Has Your Child Outgrown His/Her Training Environment?

training environmentThe following article is the latest contribution from coach Todd Widom. Enjoy!

A catastrophic mistake parents and junior tennis players make is that when they become the best player at their academy or current training arena, they feel like they have outgrown that environment. This is where the problems begin. First, you should never change a winning formula and this goes for your strategy during a match or your current coaching situation. It is great your child has become the best player where they train, and it may mean your coaches are doing a great job.

What I am seeing and hearing is that once a player reaches the level where they are the best at their current training environment, it is time to move on. This is incorrect thinking as the player is having good or even great results in tournaments. All this particular player may need is just some tougher match play situations once or twice a week, but you should not change training environments.

The reasoning behind this is because it takes quite some time to connect with a new coach and have them understand how that student clicks with many different ways of communication. Every child is different and the cookie cutter mold does not work for every student. How one learns may be completely different from how another learns. I have learned that you may need to adapt the communication depending on each student. I believe the job of the coach is to try to get the best out of each student, no matter what it takes.

I was very fortunate from a very young age to be trained at an extremely high level from two coaches who produced tennis champions. Because of this training, I achieved a good level of play through my early teenage years, but my game really took off when I was about 16. At this point, I started to get my feet wet in professional tennis. I was playing at a high national level, and I was, and had been the best player where I trained for years. I never thought for a split second to change my tennis training environment. I wanted to be a champion, and my coach had been producing champions for many years. I kept having better results without training with anyone better than me. I was determined to be a professional tennis player.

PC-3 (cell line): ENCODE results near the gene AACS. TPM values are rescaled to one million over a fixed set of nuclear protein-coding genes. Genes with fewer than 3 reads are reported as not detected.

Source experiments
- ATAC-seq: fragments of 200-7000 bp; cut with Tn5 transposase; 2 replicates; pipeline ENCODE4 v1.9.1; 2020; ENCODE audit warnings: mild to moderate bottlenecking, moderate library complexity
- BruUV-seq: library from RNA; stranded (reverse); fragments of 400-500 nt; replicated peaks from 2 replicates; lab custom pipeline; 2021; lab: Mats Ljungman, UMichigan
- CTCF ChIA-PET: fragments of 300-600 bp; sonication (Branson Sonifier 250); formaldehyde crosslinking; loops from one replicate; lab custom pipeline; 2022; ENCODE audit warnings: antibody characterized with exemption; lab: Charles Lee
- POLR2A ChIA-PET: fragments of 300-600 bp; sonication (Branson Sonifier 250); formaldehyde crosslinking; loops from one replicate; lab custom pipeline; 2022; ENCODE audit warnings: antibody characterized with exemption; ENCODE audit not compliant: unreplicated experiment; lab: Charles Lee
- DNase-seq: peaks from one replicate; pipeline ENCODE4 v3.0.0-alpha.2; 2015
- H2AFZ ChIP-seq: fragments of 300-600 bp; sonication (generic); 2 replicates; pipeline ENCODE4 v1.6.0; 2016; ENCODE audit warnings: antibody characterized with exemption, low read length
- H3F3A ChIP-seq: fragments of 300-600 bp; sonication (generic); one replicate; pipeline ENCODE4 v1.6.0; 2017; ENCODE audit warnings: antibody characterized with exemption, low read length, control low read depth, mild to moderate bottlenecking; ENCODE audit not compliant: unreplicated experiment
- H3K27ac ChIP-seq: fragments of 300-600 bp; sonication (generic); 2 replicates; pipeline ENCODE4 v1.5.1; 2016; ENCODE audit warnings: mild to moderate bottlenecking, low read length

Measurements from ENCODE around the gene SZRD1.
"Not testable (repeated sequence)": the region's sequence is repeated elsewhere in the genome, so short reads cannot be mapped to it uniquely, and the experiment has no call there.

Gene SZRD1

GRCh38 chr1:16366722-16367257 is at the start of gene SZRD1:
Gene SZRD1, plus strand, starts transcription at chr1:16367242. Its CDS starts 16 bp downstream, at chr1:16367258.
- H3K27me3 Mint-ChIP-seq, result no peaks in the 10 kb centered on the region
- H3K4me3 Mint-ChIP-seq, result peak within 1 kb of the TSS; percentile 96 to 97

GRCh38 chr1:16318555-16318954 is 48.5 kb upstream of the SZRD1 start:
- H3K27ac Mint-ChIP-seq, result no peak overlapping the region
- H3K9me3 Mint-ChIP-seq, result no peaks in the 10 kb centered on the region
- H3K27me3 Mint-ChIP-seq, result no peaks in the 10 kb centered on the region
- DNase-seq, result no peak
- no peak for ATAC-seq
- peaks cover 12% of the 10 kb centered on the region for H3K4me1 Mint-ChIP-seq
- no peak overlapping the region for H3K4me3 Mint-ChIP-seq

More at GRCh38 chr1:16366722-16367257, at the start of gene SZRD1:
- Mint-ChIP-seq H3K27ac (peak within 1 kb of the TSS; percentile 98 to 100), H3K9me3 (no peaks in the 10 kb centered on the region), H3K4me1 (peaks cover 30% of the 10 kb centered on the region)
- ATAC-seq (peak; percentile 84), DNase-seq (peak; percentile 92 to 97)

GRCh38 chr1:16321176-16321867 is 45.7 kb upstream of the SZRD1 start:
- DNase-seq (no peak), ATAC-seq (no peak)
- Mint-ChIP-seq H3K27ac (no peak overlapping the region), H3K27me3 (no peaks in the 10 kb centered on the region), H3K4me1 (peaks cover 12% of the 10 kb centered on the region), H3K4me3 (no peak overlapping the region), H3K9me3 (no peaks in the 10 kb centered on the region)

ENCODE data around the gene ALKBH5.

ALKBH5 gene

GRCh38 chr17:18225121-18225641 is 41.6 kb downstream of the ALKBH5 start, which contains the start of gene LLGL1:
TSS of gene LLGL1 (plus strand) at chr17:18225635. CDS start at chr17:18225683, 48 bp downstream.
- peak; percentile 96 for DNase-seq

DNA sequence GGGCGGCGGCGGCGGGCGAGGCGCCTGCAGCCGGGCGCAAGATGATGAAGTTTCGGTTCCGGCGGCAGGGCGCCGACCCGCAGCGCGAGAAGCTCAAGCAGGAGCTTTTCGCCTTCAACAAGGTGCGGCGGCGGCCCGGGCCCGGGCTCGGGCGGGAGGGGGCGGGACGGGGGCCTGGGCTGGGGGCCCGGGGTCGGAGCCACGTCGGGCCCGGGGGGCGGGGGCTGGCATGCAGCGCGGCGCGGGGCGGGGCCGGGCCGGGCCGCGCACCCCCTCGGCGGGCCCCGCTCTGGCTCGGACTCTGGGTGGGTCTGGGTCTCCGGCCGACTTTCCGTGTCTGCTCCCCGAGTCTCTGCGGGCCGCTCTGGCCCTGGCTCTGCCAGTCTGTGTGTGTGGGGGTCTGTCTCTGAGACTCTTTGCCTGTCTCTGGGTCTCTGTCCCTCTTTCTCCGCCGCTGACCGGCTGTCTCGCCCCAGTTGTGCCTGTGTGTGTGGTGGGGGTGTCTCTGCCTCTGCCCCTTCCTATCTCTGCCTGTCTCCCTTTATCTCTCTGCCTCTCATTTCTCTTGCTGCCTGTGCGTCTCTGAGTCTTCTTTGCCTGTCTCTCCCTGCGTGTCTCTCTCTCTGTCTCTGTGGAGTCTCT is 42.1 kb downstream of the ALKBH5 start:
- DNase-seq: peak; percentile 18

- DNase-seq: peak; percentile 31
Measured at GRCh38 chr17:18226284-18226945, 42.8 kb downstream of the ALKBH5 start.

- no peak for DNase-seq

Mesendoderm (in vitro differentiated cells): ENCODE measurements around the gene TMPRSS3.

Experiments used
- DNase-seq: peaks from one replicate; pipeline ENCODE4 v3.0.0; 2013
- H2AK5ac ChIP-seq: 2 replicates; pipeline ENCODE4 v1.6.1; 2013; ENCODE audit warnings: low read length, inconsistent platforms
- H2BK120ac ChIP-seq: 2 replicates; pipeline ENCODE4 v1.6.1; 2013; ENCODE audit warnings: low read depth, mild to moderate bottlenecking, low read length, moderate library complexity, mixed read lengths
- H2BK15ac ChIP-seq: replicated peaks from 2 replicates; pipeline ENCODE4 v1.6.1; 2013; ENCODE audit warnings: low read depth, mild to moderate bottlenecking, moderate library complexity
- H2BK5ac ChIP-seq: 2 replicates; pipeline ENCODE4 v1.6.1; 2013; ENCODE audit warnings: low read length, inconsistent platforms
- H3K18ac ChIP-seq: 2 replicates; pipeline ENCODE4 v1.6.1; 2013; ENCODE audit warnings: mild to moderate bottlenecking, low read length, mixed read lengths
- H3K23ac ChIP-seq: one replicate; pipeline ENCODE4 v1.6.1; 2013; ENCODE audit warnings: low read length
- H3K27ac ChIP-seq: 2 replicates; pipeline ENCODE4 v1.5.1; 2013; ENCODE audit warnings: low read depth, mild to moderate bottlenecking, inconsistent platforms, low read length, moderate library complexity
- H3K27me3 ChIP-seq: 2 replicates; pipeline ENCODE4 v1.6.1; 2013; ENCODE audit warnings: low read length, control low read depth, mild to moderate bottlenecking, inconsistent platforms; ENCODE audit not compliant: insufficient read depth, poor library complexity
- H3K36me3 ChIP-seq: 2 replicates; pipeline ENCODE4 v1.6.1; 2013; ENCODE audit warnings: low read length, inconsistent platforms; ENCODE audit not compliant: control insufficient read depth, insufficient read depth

I was trained from day one to learn how to be disciplined with my tennis and how to have tunnel vision concentration. All practices were very productive no matter who was across the net. I had a plan on what I was working on and it was work every single day. You have a plan and you work towards it every day. If you are not executing the plan well, you stay after normal practice hours and keep working on it until you are happy with what you have accomplished that day. This is how you get better.

One of the boys I played against regularly was an excellent player. He was one of the top players in the country and played at a top Division I college in Florida. One weekend we decided to play some practice matches against each other. On Saturday, we played and I won 6-0 6-0. Was the practice match beneficial? Absolutely. I worked on all the aspects I had been working on and I executed them well. We came back on Sunday and I beat him again 6-0 6-0. Once again, it was an extremely productive practice. I was able to follow my plan, execute what I was working on, and do it in such a discipline manner. I never made silly mistakes, which would be a lack of discipline and concentration. To beat someone 6-0 6-0 takes a lot of concentration to not give away any free points. This boy was an accomplished player and a top nationally ranked player, so it showed me I could sustain a high level of tennis for a long period. It was a test of my brain and I passed the test twice that weekend. It was up to me to make the practice productive and it was very productive because it gave me confidence to know I did not have any mental lapses.

Soon after this weekend, I won the boys 18’s Super National Clay Courts. I had many 6-0 sets in that tournament and only lost one set enroute to winning the tournament. My brain was trained to sustain a certain level. It is all about what your child wants to put into the practice and what they want to take out of the practice, not who is across the net.